A question for the architect/builder types

I’ll be installing some wainscot paneling in my home. While at Home Depot perusing my options for cap/chair rail moulding, I happened across a moulding with a profile that I liked. According to the description affixed to it though, it is case moulding (for around doors/windows, correct?).

My immediate thought was, “well, I certainly can’t use that.”

But, as I continued my search I began to realize that, given the limited choices, in order to acheive the look I was after I’d have to build my own out of several different mouldings.

“Hmmm, I like the look of that case moulding, which of these other mouldings would I need to combine to make a similar profile. Okay, 40’ of this one, the same of this, and oh yeah that’ll look nice…Waitaminute, why don’t I just use the case moulding???”

I’m thinking, to the casual observer, it won’t make a difference - they’ll never know I used the wrong type of moulding. But, to my architecture-savvy friends (of which I have a few, but I’m embarassed to ask them about this), it’ll stick out like the proverbial sore thumb - “HaHa what a fool! He used case moulding as cap rail! HaHaHaHaHa!!”

So, my question is, is it acceptable in this case to use a material designed for one application to satisfy another?

Thank you.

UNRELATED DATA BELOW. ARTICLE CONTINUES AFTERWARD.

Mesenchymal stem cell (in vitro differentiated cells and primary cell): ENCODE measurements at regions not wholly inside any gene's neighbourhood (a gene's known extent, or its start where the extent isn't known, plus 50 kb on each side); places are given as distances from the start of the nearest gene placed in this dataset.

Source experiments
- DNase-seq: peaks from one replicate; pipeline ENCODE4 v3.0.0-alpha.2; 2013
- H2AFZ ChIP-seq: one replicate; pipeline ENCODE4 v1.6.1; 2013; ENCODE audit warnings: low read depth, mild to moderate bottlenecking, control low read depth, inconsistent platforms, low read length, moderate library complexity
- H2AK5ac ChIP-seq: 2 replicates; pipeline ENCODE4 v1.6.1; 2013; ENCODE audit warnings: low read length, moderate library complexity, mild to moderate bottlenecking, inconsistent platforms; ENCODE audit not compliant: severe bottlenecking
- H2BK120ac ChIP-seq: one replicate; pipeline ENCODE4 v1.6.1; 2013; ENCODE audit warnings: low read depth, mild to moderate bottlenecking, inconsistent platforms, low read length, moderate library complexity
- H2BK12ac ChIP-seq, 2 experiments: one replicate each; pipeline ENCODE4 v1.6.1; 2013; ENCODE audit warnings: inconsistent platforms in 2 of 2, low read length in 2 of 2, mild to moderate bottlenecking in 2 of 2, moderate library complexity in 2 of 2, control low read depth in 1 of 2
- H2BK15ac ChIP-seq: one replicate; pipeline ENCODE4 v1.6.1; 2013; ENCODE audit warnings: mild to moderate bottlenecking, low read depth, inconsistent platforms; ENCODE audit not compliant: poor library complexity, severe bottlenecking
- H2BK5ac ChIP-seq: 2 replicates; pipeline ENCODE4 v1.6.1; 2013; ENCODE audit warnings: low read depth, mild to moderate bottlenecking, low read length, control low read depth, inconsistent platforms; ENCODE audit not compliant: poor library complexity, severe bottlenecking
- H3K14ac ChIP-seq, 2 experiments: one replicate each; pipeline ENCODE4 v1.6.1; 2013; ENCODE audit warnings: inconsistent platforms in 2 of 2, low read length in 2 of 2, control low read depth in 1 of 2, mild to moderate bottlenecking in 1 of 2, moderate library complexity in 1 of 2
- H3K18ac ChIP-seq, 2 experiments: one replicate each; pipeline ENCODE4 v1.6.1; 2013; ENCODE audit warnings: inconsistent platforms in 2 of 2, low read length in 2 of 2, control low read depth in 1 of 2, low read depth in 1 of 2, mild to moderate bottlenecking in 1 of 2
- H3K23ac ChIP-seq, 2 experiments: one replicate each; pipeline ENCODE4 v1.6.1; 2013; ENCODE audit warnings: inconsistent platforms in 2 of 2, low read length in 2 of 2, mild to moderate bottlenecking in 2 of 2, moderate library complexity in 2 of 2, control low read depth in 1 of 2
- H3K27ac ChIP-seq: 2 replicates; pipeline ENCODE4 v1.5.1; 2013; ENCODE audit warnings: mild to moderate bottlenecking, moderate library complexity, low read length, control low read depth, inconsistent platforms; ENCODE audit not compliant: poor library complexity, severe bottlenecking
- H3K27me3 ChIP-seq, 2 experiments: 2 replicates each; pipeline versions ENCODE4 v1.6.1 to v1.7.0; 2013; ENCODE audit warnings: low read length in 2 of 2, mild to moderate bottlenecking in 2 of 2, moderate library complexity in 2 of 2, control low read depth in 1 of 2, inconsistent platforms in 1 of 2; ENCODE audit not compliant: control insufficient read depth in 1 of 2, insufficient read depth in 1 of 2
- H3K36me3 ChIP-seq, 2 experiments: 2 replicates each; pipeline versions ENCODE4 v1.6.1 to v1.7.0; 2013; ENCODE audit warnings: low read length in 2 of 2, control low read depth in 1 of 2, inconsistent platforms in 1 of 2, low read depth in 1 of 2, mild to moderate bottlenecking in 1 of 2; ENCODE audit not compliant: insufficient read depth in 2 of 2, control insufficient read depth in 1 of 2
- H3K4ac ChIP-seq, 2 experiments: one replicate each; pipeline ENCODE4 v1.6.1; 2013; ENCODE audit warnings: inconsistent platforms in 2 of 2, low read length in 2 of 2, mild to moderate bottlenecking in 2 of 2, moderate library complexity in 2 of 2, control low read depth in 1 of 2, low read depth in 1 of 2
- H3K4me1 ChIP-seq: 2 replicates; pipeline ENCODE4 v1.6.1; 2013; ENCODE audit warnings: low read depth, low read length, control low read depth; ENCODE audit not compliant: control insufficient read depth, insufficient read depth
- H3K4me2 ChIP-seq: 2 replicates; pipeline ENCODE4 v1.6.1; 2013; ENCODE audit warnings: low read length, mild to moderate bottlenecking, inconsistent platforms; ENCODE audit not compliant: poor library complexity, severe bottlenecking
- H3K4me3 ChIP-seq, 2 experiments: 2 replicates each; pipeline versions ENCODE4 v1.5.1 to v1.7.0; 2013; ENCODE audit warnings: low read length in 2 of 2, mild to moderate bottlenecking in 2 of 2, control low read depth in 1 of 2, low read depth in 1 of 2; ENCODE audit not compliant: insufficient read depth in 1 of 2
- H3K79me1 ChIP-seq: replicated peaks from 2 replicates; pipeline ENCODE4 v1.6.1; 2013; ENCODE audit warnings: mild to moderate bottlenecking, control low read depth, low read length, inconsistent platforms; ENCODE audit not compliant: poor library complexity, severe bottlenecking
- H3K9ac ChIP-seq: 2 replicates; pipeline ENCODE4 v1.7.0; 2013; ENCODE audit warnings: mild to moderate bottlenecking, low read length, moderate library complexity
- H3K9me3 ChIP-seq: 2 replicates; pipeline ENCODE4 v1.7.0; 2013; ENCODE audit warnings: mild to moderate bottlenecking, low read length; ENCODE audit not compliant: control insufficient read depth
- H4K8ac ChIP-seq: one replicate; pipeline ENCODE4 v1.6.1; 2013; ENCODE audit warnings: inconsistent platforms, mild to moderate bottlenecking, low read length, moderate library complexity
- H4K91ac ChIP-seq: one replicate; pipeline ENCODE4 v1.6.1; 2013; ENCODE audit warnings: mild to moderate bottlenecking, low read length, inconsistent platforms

I sell mouldings (congratulations on the correct spelling, BTW) and millwork for a living, and I can assure you that you can use any profile any way you want to.

Casing is called casing because that is what it is generally used for. Can casing be used as a panel mould? Sure, as long as the scale is right and it makes you happy. Many moulding profiles serve multiple purposes: for example, many panel mouldings are also used as base caps or backbands. Look through any big moulding catalogue and you’ll find the same profile listed in different sections.

Go for it.

IANABuilder, but I say “Go for it”.

Most architects I know say “Give the client what he or she wants, and try to keep the price within budget.”

Sounds like you’ve got both of those under control.

(As an aside, I once saw an amateur fixer-upper person use wall tile on the floor – it’s much thinner and liable to breakage. In that case, the material was certainly not appropriate for the application.)